Julie gazed on it for a moment, and contemplated all its wide luxuriance. But there was something too general in it; she knew not why, but she turned away with a sigh, 'and descending into the valley, seated herself under some almond-trees, watching the lapse of a small brook that wound murmuring along towards the Rhone. : 1

She was buried in contemplation, it matters not of what, when she was roused by, a quick footfall coming down the little path that led from the hill.' It was a stranger whom she had never before seen, and one that she would have fain looked at again, if it had not been for modesty's sake, for he was a sort of being not often seen in that nook of earth. In the glance she had of him, when the sound of his footsteps first called her attention, she saw that he was young and handsome. But it was not that; there was something more-there was the grace, the elegance, the indescribable air of the high and finished gentleman; and Julie, as I have said, would fain, from curiosity, have taken another look ; but, however, she turned away her eyes, and fixed them again upon the brook as if deeply interested in the current of its waters. The stranger passed close by her, and whether he turned to look at her or not matters little, but somehow it happened that, before he had got ten yards, he stopped and returned, and pulling off his hat with a low inclination of the head, asked her the way to Arles."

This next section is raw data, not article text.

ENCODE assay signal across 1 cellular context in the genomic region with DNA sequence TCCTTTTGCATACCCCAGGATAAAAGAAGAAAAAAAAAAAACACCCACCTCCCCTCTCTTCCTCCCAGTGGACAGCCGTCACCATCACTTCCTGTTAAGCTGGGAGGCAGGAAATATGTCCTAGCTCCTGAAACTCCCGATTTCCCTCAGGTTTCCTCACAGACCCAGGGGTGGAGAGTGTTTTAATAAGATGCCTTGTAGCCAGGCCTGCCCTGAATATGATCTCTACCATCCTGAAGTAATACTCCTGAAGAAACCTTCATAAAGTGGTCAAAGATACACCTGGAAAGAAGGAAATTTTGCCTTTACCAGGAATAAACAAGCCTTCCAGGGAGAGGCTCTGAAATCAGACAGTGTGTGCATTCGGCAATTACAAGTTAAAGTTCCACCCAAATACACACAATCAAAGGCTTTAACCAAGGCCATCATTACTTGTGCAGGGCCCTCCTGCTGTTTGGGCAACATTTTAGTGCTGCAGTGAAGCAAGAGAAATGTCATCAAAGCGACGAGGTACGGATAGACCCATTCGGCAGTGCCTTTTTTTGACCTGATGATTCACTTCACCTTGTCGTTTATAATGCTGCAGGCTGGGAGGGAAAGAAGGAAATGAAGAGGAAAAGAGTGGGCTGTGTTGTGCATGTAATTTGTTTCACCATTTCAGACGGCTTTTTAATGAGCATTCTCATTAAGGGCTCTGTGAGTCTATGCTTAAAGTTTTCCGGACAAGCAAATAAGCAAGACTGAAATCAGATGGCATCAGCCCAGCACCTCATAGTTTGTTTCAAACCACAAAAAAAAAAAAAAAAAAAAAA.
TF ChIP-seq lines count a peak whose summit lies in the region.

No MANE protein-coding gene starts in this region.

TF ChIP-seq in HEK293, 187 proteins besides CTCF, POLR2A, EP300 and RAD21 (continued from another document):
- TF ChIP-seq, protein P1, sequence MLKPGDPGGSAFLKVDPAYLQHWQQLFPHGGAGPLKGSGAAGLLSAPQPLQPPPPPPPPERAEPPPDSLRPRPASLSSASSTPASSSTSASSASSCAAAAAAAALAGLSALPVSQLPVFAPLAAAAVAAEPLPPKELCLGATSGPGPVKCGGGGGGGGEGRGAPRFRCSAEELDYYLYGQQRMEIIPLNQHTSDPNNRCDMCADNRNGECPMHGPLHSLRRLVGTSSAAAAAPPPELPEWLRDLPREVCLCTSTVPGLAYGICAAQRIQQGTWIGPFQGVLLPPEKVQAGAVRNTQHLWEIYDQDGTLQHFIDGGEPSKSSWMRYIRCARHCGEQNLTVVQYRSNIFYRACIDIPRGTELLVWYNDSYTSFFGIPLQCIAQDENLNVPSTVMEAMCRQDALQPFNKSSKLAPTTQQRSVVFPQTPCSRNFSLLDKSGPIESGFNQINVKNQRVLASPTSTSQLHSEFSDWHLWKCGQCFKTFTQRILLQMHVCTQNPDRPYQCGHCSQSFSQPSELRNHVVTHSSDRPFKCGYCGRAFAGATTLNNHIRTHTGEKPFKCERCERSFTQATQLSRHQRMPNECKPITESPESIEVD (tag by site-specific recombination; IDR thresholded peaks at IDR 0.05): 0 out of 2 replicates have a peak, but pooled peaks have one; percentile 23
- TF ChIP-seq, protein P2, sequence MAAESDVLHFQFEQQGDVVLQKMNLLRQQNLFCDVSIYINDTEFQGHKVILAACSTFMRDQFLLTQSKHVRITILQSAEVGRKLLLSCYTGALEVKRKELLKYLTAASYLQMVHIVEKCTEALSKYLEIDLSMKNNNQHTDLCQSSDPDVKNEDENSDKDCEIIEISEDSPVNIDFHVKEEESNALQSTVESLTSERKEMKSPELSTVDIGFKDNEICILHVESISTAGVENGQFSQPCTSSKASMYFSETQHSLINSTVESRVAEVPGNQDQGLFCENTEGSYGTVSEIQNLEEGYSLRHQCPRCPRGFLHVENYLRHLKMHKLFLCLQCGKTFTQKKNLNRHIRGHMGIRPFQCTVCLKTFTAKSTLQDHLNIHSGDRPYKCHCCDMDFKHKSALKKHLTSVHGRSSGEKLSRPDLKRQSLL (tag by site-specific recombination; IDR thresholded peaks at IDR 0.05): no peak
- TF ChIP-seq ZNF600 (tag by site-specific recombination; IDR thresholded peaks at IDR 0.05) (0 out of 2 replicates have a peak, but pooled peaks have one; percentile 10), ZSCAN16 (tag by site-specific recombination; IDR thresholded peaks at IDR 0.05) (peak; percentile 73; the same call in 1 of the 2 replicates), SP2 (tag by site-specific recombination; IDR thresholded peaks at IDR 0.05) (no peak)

The direction was very simple, and Julie gave it as clearly as she could, but, nevertheless, the stranger seemed not quite to comprehend, and lingered as if for farther information.' So seeing his embarrassment, she told him that if he would come to the top of the hill she would show him the line of the high road, and then he could not mistake ; and accordingly she led the way, and the stranger followed ; and as he went he told her that he had sent forward his carriage to Arles, intending to walk straight on, but he had been induced to quit the high road in order to see the beauties of the country. It was but a few steps to the top of the hill, and could but afford time for a conversation of five minutes, but for some reasons, which he did not stop to analyze, the stranger would not have lost them for all the world, therefore he had begun at once and he continued with ease, but with a diffidence of manner which showed he was afraid of offending. He spoke rapidly, as if he feared to lose a moment, but with that smooth eloquence which wins its way direct to the sources of pleasure within vs; and to Julie's timid and simple replies he listened as if they contained his fate. When he spoke himself, there was something in his manner, perhaps, too energetic, but yet it was pleasing, and Julie attended with no small degree of admiration and surprise, and before they had reached the top of the hill she had settled it in her own mind that he was a being of a superior order.

The high road lay at a little distance, and she pointed it out to him. The stranger thanked her for the kindness she had shown him again and again, and still he was inclined to linger ; but there was no excuse for it, and taking his leave, he bent his steps towards the road. When he reached it, he turned his head to take one more glance at the object that had so much interested him, but Julie was no longer there.